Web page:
Candide ou l'optimisme au XXe siècle

Candide ou l'Optimisme du XXe siècle (English: Candide, or the Optimist of the Twentieth Century[1]) is a 1960 French comedy drama film directed by Norbert Carbonnaux and written by Carbonnaux and Albert Simonin. It stars Jean-Pierre Cassel as Candide, Pierre Brasseur as Pangloss, Louis de Funès as the officer of the Gestapo, and Daliah Lavi as Cunégonde. The film was released under the titles Candide (alternative French title; USA), Candide oder der Optimismus im 20. Jahrhundert (West Germany), Candide, avagy a XX. század optimizmusa (Hungary), and Kandyd czyli optymizm XX wieku (Poland).

Candide ou l'Optimisme du XXe siècle
Directed byNorbert Carbonnaux
Produced byCLM, Société Nouvelle Pathé (France)
Written byNorbert Carbonnaux
Albert Simonin
StarringJean-Pierre Cassel
Louis de Funès
Music byHubert Rostaing
Distributed byConsortium Pathé
Release date
  • 16 December 1960 (1960-12-16) (France)
Running time
88 minutes
CountryFrance
LanguageFrench

PlotEdit

The film is a 20th-century adaptation of Voltaire's 1759 social satire novel Candide, ou l'Optimisme. Set in the World War II-era, it follows the adventures of Candide, an orphaned Westphalian brought up in a baron's chalet. He falls in love with the baron's daughter, Cunégonde, and is thrown out of the house when the baron discovers them kissing. When war breaks out in 1939, Candide is drafted and then captured by the Nazis, but escapes and joins the International Red Cross. Candide's improbable adventures take him into a concentration camp to rescue his tutor, Pangloss; then he is off to South America (where he endures a series of revolutions), Borneo (where he is imprisoned by a primitive tribe), Moscow (where he accidentally foments a missile crisis between the Soviet Union and the United States), and New York (where he gets mixed up in a racial clash). Finally, back in France, he retires to a country house with Cunégonde, Pangloss, and a mysterious lady who saved him from a firing squad, and settles down to write his memoirs.[2][3]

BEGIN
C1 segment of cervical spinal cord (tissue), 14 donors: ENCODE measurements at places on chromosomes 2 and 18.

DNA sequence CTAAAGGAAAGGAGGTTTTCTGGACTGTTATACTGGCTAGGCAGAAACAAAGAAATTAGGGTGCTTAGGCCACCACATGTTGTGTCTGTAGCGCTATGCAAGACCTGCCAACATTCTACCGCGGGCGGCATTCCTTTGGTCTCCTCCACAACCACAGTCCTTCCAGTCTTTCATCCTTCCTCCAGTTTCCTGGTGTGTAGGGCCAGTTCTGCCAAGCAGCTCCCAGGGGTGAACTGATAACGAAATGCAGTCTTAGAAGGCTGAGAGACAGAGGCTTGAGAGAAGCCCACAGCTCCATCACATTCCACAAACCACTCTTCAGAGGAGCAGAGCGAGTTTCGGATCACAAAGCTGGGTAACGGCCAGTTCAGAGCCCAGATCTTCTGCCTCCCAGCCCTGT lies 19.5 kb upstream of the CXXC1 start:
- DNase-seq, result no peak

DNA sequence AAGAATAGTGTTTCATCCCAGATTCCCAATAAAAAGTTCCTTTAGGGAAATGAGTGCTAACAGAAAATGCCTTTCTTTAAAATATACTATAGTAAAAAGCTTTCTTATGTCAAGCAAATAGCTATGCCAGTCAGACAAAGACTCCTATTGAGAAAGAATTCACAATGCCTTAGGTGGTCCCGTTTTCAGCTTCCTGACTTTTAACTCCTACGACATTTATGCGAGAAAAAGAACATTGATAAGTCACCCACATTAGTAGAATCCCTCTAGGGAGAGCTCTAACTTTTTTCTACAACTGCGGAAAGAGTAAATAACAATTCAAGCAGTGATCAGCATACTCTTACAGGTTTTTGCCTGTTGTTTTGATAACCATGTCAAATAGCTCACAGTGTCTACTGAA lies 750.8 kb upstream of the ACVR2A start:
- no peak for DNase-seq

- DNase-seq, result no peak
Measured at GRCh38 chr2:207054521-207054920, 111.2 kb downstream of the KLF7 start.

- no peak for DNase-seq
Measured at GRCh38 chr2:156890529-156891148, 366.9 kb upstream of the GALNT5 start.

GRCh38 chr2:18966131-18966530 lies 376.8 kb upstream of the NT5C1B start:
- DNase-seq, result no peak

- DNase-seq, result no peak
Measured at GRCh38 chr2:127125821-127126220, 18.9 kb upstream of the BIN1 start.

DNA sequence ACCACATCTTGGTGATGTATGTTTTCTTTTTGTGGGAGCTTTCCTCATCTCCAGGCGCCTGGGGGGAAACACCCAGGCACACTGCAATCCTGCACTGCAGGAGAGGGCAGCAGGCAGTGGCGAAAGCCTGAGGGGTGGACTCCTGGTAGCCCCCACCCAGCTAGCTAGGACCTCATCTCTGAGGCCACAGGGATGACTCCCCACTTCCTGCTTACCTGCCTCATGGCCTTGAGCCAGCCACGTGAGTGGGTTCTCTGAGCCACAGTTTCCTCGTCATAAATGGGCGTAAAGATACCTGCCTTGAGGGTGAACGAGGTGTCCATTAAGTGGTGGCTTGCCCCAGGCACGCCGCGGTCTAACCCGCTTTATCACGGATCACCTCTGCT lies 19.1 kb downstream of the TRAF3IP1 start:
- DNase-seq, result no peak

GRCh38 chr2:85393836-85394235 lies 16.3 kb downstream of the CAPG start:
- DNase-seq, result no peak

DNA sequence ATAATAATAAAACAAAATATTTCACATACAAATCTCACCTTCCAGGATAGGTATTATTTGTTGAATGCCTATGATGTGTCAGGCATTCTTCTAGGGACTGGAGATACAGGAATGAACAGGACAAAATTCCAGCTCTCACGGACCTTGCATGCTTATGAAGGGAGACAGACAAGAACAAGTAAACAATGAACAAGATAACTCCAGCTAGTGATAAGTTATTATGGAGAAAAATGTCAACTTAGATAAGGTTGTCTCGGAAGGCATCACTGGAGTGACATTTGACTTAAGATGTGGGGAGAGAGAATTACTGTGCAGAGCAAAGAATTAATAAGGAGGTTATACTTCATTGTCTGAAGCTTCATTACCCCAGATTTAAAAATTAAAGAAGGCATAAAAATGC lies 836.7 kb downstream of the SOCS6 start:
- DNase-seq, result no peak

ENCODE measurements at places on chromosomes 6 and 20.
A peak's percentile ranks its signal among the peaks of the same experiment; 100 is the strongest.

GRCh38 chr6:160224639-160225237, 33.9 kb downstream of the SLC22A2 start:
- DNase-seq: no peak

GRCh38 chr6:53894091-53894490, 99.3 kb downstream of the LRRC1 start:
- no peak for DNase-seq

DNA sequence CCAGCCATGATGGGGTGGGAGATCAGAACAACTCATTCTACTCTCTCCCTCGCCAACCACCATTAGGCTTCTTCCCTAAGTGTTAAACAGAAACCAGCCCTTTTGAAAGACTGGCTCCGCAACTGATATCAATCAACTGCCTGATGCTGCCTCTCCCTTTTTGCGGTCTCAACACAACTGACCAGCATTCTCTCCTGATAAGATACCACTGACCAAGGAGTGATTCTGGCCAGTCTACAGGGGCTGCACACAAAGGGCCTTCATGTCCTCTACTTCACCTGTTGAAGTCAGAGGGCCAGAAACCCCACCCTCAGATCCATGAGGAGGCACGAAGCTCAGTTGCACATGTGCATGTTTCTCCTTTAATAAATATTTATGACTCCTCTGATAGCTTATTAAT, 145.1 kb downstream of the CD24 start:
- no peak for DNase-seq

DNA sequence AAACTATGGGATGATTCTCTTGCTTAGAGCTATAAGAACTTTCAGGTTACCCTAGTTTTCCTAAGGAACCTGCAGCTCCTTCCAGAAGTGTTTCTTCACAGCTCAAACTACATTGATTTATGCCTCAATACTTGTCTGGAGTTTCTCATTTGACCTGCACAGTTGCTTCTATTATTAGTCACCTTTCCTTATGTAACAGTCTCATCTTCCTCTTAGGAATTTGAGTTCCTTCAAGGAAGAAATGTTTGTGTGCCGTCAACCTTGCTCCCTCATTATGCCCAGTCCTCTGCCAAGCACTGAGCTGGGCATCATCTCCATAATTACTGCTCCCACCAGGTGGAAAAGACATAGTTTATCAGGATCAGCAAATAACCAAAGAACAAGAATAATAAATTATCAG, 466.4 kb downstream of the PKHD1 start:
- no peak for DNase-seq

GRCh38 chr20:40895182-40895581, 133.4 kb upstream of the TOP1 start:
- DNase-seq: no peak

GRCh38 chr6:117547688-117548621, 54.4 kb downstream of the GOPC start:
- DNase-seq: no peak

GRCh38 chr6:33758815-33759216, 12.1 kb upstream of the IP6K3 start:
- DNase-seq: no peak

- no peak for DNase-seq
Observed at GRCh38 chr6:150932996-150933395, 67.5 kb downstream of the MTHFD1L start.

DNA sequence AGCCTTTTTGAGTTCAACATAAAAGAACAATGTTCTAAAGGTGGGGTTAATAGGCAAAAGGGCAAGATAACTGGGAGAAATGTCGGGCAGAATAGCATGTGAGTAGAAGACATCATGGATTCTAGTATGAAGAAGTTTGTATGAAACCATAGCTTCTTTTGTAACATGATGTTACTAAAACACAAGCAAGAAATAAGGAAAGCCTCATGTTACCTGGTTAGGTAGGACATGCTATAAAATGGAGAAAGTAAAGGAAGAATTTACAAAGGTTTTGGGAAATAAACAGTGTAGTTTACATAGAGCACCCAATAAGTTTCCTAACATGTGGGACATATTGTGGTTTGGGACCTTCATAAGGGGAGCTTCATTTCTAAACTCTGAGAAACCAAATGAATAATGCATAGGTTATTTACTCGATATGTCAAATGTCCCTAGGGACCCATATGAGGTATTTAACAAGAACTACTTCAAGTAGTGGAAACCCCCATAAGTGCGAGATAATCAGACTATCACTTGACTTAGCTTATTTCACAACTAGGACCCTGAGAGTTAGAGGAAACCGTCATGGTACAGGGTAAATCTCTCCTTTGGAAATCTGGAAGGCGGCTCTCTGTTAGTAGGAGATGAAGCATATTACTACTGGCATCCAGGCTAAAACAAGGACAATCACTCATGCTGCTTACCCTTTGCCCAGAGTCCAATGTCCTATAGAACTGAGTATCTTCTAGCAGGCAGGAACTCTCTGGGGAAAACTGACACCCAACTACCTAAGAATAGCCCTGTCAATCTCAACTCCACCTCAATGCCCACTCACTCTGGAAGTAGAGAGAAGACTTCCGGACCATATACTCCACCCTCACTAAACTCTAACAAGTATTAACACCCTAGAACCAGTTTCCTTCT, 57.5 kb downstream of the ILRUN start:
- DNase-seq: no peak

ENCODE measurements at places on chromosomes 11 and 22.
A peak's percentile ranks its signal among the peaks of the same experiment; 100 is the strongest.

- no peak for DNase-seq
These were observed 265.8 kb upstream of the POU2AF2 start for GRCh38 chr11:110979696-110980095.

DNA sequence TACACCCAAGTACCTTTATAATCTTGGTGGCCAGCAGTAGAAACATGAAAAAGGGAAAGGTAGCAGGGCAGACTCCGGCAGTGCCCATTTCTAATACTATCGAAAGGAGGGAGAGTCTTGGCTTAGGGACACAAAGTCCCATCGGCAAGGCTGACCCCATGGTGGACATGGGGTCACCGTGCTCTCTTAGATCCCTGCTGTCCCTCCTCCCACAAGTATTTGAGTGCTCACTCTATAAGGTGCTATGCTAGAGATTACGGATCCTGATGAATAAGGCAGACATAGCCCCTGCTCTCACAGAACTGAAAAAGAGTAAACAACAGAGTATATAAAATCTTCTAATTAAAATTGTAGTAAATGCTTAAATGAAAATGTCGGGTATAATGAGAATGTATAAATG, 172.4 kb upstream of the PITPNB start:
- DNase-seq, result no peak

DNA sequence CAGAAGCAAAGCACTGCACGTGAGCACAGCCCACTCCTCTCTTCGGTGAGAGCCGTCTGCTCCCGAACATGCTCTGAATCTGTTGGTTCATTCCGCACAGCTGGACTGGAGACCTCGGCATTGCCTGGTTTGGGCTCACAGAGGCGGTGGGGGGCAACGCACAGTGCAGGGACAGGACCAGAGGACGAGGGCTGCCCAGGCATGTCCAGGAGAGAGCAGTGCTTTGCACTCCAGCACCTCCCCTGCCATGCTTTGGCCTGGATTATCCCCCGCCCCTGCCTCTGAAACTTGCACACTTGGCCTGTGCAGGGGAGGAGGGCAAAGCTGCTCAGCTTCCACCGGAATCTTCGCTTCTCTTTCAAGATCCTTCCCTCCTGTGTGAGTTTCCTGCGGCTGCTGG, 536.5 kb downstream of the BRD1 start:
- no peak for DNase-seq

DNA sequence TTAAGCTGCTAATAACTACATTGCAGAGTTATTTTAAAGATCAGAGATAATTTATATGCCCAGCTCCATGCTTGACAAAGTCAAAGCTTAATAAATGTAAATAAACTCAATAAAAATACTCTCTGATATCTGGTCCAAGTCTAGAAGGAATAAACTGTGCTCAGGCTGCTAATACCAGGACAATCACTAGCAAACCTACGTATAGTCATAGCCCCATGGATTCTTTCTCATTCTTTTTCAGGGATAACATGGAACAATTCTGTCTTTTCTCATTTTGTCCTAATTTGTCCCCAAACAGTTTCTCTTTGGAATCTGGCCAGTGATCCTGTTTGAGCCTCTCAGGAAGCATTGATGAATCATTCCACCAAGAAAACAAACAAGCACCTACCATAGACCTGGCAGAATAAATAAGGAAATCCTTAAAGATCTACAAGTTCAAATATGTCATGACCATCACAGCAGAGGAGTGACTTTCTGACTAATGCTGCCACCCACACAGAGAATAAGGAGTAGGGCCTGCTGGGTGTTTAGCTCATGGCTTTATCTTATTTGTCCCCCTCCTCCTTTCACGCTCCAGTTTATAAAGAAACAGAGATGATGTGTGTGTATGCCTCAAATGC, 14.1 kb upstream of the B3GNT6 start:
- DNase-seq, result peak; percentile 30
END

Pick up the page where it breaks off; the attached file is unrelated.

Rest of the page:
Other film treatmentsEdit

In 1947 Marcel Carné intended to create a film based on Voltaire's 1759 satire Candide, but production was abandoned.[4] The 1986 film Live from Lincoln Center: Candide was also based on the same novel.[5]

CastEdit

ReferencesEdit

  1. ^ Skillion, Anne (2001). The New York Public Library literature companion. Simon & Schuster. p. 483. ISBN 0-684-86890-3. Retrieved 10 November 2010.
  2. ^ "Overview for Candide (1962)". Turner Classic Movies. 2010. Retrieved 10 November 2010.
  3. ^ American Film Institute (1996). The American Film Institute Catalog of Motion Pictures Produced in the United States: Feature Films, 1961-1970, Part 2. University of California Press. p. 143. ISBN 0-520-20970-2.
  4. ^ "Kommentierte Übersicht zu Candide-Verfilmungen und audiovisuellen Materialien". Archived from the original on 6 May 2001. Retrieved 10 November 2010.
  5. ^ "Movie connections for Candide ou l'optimisme au XXe siècle (1960)". Internet Movie Database. 2010. Retrieved 10 November 2010.

External linksEdit